Substance Abuse vs Addiction: Understanding the Differences
Substance abuse and substance addiction are terms that are sometimes used interchangeably. The truth is that people who are addicted to substances and people who abuse substances are quite different. While both actions can have consequences in an individual’s life, understanding the difference between substance abuse vs addiction will arm you with the knowledge to help you take positive action. While it’s true that people who abuse drugs or alcohol might still have a fair amount of control over their lives, this isn’t an excuse to continue this behavior. Conversely, for people who are suffering from addiction must realize that they have a disease that will affect many aspects of their life. People with addiction often mistake their addiction for a milder substance abuse problem and might go so far as to fool themselves into thinking they have it under control. In reality, their life is starting to fall apart.
Drug and Alcohol Abuse
Abuse of drugs or alcohol differs from an addiction in that it does not cause major disruption in a person’s life. A good example is drinker who has a few cocktails after work and suffers little more than a hangover a few times a week. This doesn’t mean binge drinking or substance abuse is without consequences. Besides some potential legal problems (DUI, or for drug users, potential possession charges) drug and alcohol abuse causes damage to the body. The more they binge or party, the more risks they face. For drug users, risks of infectious diseases, overdose, organ damage, and other life threatening issues are very real possibilities. The stories our parents told us about “gateway” substances have been substantiated by scientific research. A person who casually uses marijuana is much more at risk of dabbling with harder drugs than a person who does not use any substances.
The use of mind-altering substances to cope with life’s stresses does nothing to help one develop utilizing healthier ways of managing stress. Without treatment, substance abuse can turn into addiction very rapidly. By this time, the user will have difficulty recognizing the difference.
Fortunately, a fair number of individuals with a substance abuse problem tend to learn from negative consequences and change their behavior before it turns into full-blown addiction. Friends and loved ones have a clear morale obligation to talk to a person if they sense a problem with moderation or a propensity to abuse substances. This discussion is never easy, but it can sometimes be approached by a simple, honest conversation about their behavior. Friends and loved ones first need to understand the differences between substance abuse vs addiction. When it’s clear that there are consequences to your friend’s use of alcohol or substances, it’s time to intervene. If you take the time to share your observations and lay out the consequences of their actions, they might be inspired to change their behavior. Denial of a problem is a danger sign – it can mean that they’re leaning on substances to deal with stresses and they see no other alternative. If they’re in denial at this point, they might need to suffer some sort of “wake up call.”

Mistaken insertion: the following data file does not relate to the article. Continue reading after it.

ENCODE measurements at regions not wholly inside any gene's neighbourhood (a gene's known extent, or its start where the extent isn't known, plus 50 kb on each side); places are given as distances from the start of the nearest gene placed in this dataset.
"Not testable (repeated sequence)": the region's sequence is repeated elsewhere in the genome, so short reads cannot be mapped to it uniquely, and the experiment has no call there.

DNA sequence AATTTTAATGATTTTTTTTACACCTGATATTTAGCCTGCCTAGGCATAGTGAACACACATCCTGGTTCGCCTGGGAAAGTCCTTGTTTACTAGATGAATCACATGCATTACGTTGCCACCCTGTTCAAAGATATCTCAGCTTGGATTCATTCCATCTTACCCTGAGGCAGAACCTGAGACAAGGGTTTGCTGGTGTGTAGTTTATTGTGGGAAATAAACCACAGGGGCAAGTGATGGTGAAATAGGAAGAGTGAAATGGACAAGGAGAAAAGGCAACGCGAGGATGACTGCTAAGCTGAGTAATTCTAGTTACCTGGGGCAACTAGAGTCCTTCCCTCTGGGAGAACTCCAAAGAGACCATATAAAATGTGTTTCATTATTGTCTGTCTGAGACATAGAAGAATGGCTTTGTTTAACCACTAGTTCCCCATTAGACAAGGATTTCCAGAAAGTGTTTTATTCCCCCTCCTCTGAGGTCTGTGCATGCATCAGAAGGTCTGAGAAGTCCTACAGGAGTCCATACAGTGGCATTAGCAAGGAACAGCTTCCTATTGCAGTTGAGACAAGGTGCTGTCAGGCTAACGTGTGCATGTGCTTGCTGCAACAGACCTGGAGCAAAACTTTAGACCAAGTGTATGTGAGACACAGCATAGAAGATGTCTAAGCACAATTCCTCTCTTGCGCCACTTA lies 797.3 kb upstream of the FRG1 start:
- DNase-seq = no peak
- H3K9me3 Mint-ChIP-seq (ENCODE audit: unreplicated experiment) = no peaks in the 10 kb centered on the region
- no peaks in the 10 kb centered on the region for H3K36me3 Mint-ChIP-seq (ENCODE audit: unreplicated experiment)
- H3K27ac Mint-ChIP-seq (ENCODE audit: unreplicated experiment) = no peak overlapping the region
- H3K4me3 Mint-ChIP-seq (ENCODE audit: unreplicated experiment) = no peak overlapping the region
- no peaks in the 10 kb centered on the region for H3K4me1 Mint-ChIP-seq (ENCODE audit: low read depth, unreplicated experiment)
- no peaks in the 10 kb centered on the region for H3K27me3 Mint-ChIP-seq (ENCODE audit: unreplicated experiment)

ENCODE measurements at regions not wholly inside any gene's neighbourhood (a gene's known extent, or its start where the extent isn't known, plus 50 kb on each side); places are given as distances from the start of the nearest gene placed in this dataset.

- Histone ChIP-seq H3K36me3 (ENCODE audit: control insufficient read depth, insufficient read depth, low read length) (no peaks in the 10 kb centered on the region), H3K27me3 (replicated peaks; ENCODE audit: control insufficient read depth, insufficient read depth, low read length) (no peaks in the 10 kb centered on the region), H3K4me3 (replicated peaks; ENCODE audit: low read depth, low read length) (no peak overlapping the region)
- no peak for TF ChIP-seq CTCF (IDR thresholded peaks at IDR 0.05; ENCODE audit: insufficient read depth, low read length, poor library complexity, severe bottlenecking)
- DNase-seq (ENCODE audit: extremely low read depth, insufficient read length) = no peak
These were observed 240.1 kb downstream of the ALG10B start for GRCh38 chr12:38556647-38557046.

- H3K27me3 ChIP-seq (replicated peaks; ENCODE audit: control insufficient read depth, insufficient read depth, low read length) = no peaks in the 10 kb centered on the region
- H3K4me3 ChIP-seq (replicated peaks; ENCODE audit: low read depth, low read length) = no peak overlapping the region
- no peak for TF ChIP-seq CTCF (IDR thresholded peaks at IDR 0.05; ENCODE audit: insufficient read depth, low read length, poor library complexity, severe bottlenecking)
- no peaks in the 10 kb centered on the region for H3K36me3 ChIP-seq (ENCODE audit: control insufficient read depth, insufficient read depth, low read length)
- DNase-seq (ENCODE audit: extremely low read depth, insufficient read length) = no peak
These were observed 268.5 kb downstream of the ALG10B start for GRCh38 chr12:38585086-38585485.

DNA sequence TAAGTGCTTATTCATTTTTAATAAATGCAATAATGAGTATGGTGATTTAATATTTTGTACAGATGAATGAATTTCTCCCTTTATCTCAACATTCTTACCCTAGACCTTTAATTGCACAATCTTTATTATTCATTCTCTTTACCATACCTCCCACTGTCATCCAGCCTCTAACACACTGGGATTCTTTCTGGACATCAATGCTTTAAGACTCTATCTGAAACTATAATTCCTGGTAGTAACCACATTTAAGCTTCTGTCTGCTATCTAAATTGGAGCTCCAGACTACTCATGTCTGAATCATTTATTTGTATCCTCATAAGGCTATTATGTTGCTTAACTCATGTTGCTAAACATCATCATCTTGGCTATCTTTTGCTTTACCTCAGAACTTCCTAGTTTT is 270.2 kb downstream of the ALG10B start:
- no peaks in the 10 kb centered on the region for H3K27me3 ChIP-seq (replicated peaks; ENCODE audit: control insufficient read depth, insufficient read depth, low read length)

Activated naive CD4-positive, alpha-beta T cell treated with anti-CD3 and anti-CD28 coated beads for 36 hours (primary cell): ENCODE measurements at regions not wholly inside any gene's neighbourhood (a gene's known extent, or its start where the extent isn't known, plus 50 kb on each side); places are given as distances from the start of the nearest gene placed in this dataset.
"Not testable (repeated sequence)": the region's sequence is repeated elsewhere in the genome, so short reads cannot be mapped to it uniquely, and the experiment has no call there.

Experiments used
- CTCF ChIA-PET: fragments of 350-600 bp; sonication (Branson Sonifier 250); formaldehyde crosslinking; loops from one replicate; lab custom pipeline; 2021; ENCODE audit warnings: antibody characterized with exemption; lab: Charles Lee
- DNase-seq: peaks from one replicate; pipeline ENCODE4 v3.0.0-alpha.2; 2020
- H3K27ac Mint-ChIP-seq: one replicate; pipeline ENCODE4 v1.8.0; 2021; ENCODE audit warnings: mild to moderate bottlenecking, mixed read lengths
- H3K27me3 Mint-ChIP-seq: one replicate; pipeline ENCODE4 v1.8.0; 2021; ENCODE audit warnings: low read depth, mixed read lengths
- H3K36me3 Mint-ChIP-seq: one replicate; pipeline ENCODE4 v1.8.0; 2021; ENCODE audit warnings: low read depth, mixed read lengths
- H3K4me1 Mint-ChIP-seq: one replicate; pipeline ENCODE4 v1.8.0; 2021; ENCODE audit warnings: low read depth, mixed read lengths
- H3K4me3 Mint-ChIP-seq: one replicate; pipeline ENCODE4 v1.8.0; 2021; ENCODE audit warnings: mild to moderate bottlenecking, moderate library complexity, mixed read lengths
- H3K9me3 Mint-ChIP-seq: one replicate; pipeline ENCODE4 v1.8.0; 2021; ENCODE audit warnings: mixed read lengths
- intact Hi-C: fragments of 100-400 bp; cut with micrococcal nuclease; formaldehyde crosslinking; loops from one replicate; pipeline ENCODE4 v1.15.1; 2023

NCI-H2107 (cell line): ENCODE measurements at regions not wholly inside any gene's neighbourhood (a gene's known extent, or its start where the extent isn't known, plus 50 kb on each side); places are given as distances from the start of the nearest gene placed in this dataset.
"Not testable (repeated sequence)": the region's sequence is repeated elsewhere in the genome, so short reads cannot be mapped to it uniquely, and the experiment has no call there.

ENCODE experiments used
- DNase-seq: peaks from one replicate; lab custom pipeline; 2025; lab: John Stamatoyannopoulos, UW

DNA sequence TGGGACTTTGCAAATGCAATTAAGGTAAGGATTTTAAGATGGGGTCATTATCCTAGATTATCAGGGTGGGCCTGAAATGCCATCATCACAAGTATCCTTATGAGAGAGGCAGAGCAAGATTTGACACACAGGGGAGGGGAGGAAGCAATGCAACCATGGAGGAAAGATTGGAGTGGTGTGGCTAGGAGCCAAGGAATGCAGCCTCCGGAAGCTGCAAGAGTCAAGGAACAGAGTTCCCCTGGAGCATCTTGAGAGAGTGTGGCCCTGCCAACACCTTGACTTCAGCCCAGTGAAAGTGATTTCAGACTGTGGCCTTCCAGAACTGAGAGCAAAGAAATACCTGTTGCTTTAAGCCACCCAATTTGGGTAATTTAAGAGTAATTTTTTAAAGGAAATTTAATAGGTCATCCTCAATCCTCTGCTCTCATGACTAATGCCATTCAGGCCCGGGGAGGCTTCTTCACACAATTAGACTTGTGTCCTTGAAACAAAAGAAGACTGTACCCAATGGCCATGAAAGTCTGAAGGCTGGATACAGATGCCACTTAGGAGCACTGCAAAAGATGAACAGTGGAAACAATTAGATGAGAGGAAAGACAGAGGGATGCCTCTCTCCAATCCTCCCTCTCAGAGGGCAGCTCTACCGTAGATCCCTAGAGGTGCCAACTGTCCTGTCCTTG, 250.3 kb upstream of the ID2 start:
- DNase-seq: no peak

A stockbroker goes to his stressful job every day. After work, he goes out drinking with friends to help him unwind and to forget about the challenges he faces daily. One day on his way home, he gets stopped by the police and arrested for a DUI. His conviction not only results in a suspended license, but also means a hefty fine, dozens of hours of community service, and requires him to attend a substance abuse program. These consequences make him reexamine his alcohol use. He decides to stop drinking after work so that he no longer risks getting a DUI. Instead, he takes up exercise and other hobbies to help release the tension of his stressful job.
Drug and Alcohol Addiction
The main difference between drug and substance abuse vs addiction is that addiction takes over virtually all aspects of a person’s life. They’re spending the majority of their time either using substances or counting the hours until they can use again. They tailor their schedules to allow time to indulge in substance abuse and this often leads to poor decisions that only worsen their situation.
At this point, they’ve ignored all of the potential risks of addiction and continued abuse can endanger their families and their livelihood. The warning signs become more obvious, as they often miss work or school, find themselves in legal trouble, they become distant or confrontational with their families, and they start having financial problems. Meanwhile, they cover their addiction with outrageous stories and excuses.
When addiction sets in, even severe consequences might not inspire them to seek treatment. They’re willing to put getting high above all else, even at their own peril. Before long, they’re jobless, homeless, and have little or no communication with their family. Tragically, many will eventually die from their substance use.